# Question about the length operator

Are all indexes of a table starting from 1 until #table always a non-nil value? If not, how does #table work and how to get the actual length of a table starting from 1 until a nil value?

I’m asking this because it says my table length is 1024 yet there’re multiple nil values in that range…

#Table gets the tables length
ex.

``````Table = {5, 'Random', 0, 4, 'Empty'}
Print(#Table) --Prints 5
``````

That being said it won’t work for dictionaries.

What about a mix table (where the keys are integers but there are a few gaps in between?)

I don’t understand what you mean

Example:
`local table = {1, 2, 3, [5] = 5}`
Would the length operator work here?

Yes but only for index 1, 2, and 3. This should explain more.

``````local Table = {1, 2, 'Random', [5] = 5, 'RandomB'}
Print(#Table) --Prints 4
``````

That actually prints `5`, not `4`. The table you made will look like this:

``````{
[1] = 1,
[2] = 2,
[3] = "Random",
[4] = "RandomB",
[5] = 5
}
``````

Are you sure? I just tried it in studio and it printed 4

You are right I did not know it adds it to the total length if you set a key to the next available one

Yeah, if you initialize a table by mixing array-like values and key-values like this:

``````local Table = {1, 2, 'Random', [5] = 5, 'RandomB'}
``````

it will ignore all the key-value initializations and do the array-like ones first. So basically you get:

``````local Table = {1, 2, 'Random', 'RandomB'}
--and then
Table[5] = 5
``````
1 Like

To pretty much clear up everything any value in a table will be considered when u use the length operator, although if u use the length operator on a dictionary that won’t work.
Ex:

``````local MyDic = [“Random”]

#MyDic — wont work.

local MyTable = {[1] = 5, “apple’} — works and prints 2.``````
1 Like

No. See:

``````local t = {1}
t[3] = "a"
t[4] = "b"
print(#t) -- prints 4. What?
``````

More proof:

``````local t = table.create(100, 1)
for i = 2, 99 do
t[i] = nil
end
print(#t) -- prints 100
``````

The details are not documented for Luau (although they are for Lua) (edit: it actually is also undefined in stock Lua). It’s something to do with how tables pre-allocate the array part of their tables.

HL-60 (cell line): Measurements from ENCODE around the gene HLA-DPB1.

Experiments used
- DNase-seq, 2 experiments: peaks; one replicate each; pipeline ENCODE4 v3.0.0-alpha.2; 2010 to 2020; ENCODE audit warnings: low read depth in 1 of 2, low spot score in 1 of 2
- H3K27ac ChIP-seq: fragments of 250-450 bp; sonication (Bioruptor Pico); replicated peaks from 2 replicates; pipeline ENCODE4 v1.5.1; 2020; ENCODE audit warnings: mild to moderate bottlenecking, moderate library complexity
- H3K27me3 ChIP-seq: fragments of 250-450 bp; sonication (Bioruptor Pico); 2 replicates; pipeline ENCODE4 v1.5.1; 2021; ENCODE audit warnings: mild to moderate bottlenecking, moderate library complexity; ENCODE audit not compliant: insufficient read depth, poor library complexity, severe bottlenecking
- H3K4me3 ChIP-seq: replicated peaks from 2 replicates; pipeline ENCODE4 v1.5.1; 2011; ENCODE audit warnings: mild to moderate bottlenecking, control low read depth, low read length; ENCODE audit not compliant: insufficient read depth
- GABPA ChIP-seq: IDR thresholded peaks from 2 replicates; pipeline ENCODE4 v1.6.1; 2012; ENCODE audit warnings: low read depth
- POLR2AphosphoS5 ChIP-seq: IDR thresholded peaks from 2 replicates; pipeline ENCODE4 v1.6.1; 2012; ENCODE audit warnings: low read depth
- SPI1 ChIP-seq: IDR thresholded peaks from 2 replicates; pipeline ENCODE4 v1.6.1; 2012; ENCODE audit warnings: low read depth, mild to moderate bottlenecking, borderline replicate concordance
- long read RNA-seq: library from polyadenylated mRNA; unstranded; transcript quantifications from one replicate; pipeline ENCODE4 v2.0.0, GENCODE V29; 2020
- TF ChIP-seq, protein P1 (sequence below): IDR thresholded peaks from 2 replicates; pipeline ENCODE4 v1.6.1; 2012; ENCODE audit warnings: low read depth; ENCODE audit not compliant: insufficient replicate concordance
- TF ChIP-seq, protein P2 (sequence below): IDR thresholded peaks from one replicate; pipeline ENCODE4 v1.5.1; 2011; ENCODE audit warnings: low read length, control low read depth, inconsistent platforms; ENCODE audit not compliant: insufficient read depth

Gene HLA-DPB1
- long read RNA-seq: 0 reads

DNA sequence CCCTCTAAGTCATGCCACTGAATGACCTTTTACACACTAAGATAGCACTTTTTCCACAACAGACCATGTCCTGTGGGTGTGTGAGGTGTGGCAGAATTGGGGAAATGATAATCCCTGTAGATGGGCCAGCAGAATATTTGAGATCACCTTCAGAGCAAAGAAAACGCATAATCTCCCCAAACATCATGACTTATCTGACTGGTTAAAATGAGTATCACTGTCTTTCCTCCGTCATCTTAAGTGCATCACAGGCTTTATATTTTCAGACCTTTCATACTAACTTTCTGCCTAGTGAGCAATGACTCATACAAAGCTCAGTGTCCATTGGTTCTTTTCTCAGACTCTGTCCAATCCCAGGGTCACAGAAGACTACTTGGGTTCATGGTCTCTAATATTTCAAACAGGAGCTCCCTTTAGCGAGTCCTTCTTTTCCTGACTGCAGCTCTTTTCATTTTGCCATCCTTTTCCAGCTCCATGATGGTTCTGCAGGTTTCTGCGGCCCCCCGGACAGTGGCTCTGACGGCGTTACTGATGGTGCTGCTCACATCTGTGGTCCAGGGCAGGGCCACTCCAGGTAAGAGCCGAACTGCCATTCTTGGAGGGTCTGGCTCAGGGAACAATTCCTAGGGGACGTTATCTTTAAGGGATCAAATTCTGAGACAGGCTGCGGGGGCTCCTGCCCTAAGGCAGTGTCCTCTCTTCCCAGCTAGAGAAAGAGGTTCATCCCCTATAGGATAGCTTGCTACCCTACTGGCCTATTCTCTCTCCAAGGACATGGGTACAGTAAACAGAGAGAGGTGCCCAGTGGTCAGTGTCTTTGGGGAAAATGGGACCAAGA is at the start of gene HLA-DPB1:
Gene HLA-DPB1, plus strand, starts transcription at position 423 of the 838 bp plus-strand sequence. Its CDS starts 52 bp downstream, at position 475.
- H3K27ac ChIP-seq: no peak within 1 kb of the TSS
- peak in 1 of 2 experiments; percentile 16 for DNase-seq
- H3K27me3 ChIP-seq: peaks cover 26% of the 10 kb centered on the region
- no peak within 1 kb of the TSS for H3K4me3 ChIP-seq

Basically, if you will have nil elements in your table, don’t rely on the # operator at all. It’s extremely unintuitive how it works with mixed/sparse tables and I don’t think it’s actually documented anywhere.

Edit: more discussion (and complaints) can be found in this thread

Edit2: see also the documentation of the length operator for Lua 5.2, which is a very close cousin to Luau:

### 3.4.6 – The Length Operator

The length operator is denoted by the unary prefix operator `#` . The length of a string is its number of bytes (that is, the usual meaning of string length when each character is one byte).

A program can modify the behavior of the length operator for any value but strings through the `__len` metamethod (see §2.4).

Unless a `__len` metamethod is given, the length of a table `t` is only defined if the table is a sequence , that is, the set of its positive numeric keys is equal to {1…n} for some non-negative integer n . In that case, n is its length. Note that a table like

{10, 20, nil, 40}

is not a sequence, because it has the key `4` but does not have the key `3` . (So, there is no n such that the set {1…n} is equal to the set of positive numeric keys of that table.) Note, however, that non-numeric keys do not interfere with whether a table is a sequence.

1 Like

#MyDic didn‘t work because it isn‘t a table.